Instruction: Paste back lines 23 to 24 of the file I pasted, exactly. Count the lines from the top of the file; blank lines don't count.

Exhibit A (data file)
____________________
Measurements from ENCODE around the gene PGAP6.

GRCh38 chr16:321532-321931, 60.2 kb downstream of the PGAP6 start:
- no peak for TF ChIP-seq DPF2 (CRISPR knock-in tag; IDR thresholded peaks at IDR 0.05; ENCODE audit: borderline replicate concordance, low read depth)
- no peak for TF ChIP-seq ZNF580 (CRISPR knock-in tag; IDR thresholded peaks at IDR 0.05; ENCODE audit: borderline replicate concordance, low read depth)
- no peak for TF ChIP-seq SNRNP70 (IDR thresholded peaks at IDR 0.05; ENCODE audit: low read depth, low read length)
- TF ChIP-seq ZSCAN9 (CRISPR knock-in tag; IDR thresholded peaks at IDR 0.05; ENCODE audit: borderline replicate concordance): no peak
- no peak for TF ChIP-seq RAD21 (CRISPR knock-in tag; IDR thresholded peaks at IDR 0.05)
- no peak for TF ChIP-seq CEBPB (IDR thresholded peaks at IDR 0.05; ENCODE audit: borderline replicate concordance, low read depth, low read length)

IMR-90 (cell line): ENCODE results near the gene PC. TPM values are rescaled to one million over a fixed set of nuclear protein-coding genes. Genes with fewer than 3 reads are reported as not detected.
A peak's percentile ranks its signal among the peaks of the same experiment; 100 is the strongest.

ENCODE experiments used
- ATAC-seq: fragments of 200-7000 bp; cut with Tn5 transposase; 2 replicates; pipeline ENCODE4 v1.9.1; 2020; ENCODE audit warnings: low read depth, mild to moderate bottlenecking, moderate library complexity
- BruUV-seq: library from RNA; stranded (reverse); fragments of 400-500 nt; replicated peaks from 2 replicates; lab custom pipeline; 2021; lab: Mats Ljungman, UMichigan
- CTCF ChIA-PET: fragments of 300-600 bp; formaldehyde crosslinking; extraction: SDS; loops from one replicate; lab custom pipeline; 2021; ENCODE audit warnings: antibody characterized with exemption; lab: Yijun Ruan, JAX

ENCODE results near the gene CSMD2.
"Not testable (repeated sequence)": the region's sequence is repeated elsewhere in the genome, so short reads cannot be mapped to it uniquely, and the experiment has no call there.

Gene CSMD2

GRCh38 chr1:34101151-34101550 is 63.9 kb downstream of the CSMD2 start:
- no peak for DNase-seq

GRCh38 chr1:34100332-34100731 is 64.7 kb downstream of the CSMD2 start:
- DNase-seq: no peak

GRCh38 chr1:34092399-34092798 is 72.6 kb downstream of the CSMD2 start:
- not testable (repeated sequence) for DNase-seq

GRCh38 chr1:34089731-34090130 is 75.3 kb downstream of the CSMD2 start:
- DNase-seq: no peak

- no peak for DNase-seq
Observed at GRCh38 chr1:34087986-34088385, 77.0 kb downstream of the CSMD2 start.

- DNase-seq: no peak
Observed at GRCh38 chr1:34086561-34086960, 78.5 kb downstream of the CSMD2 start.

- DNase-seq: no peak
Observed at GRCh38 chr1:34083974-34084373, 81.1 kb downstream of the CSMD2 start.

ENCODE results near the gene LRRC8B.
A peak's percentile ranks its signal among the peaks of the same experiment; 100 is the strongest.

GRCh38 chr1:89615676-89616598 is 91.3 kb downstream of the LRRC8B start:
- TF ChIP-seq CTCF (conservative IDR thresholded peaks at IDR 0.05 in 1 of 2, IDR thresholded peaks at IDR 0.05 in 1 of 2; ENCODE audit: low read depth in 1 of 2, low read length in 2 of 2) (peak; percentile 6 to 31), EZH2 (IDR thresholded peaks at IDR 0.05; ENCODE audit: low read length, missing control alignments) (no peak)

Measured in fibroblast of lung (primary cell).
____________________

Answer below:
- not testable (repeated sequence) for DNase-seq

GRCh38 chr1:34089731-34090130 is 75.3 kb downstream of the CSMD2 start: